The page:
void lift::poly::predict ( double[] vec, int N, int direction ) ` [inline, protected, virtual]`

Predict an odd point from the even points, using 4-point polynomial interpolation.

The four points used in the polynomial interpolation are the even points. We pretend that these four points are located at the x-coordinates 0,1,2,3. The first odd point interpolated will be located between the first and second even point, at 0.5. The next N-3 points are located at 1.5 (in the middle of the four points). The last two points are located at 2.5 and 3.5. For complete documentation see

```
http://www.bearcave.com/misl/misl_tech/wavelets/lifting/index.html
```

The difference between the predicted (interpolated) value and the actual odd value replaces the odd value in the forward transform.

As the recursive steps proceed, N will eventually be 4 and then 2. When N = 4, linear interpolation is used. When N = 2, Haar interpolation is used (the prediction for the odd value is that it is equal to the even value).

Parameters:
 vec the input data on which the forward or inverse transform is calculated. N the area of vec over which the transform is calculated direction forward or inverse transform

Implements lift::liftbase.

```00198   {
00199     int half = N >> 1;
00200     double d[] = new double[ numPts ];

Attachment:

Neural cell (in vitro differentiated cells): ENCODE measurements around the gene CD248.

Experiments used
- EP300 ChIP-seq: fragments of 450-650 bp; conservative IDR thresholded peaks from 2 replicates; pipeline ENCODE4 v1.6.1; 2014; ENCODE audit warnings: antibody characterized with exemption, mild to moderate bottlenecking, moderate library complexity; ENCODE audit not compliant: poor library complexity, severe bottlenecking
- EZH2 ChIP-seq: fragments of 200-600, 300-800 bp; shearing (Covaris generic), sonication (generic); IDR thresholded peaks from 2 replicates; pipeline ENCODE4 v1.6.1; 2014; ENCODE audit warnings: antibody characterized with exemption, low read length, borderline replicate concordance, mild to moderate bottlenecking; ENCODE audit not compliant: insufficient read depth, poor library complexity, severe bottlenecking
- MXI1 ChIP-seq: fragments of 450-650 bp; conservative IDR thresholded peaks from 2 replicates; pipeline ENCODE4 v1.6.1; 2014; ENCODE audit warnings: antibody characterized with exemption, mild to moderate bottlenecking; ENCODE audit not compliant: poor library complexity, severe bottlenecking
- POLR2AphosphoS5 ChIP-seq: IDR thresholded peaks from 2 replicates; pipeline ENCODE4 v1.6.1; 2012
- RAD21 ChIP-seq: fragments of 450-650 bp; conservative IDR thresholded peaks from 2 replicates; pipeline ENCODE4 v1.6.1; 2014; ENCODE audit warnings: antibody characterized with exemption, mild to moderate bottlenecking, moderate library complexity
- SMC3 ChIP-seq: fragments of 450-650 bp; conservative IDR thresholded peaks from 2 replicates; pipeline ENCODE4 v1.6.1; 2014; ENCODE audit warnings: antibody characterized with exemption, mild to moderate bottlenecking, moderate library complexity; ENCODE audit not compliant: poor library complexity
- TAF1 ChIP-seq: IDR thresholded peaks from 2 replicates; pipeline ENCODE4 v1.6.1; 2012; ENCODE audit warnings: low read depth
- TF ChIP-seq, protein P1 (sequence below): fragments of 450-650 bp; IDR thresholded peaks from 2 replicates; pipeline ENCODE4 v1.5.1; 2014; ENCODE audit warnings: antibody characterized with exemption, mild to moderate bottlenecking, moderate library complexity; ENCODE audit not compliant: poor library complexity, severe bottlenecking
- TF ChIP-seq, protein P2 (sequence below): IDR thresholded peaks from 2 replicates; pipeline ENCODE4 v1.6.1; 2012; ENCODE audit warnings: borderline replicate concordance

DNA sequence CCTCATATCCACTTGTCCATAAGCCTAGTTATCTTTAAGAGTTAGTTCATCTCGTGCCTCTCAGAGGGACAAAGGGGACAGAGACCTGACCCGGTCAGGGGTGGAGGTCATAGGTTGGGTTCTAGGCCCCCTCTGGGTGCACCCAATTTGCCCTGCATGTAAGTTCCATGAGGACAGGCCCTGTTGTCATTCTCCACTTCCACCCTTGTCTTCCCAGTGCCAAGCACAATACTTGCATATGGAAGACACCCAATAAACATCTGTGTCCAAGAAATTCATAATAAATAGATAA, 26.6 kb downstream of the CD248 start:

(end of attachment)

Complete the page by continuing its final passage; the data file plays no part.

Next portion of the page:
00201
00202     int k = 42;
00203
00204     for (int i = 0; i < half; i++) {
00205       double predictVal;
00206
00207       if (i == 0) {
00208         if (half == 1) {
00209           // e.g., N == 2, and we use Haar interpolation
00210           predictVal = vec[0];
00211         }
00212         else {
00213           fill( vec, d, N, 0 );
00214           predictVal = fourPt.interpPoint( 0.5, half, d );
00215         }
00216       }
00217       else if (i == 1) {
00218         predictVal = fourPt.interpPoint( 1.5, half, d );
00219       }
00220       else if (i == half-2) {
00221         predictVal = fourPt.interpPoint( 2.5, half, d );
00222       }
00223       else if (i == half-1) {
00224         predictVal = fourPt.interpPoint( 3.5, half, d );
00225       }
00226       else {
00227         fill( vec, d, N, i-1);
00228         predictVal = fourPt.interpPoint( 1.5, half, d );
00229       }
00230
00231       int j = i + half;
00232       if (direction == forward) {
00233         vec[j] = vec[j] - predictVal;
00234       }
00235       else if (direction == inverse) {
00236         vec[j] = vec[j] + predictVal;
00237       }
00238       else {
 void lift::poly::update ( double[] vec, int N, int direction ) ` [inline, protected, virtual]`
 The update stage calculates the forward and inverse Haar scaling functions. The forward Haar scaling function is simply the average of the even and odd elements. The inverse function is found by simple algebraic manipulation, solving for the even element given the average and the odd element. In this version of the wavelet transform the update stage preceeds the predict stage in the forward transform. In the inverse transform the predict stage preceeds the update stage, reversing the calculation on the odd elements. Implements lift::liftbase.```00137 { 00138 int half = N >> 1; 00139 00140 for (int i = 0; i < half; i++) { 00141 int j = i + half; 00142 double updateVal = vec[j] / 2.0; 00143 00144 if (direction == forward) { 00145 vec[i] = (vec[i] + vec[j])/2; 00146 } 00147 else if (direction == inverse) { 00148 vec[i] = (2 * vec[i]) - vec[j]; 00149 } 00150 else { 00151 System.out.println("update: bad direction value"); 00152 } 00153 } 00154 } ```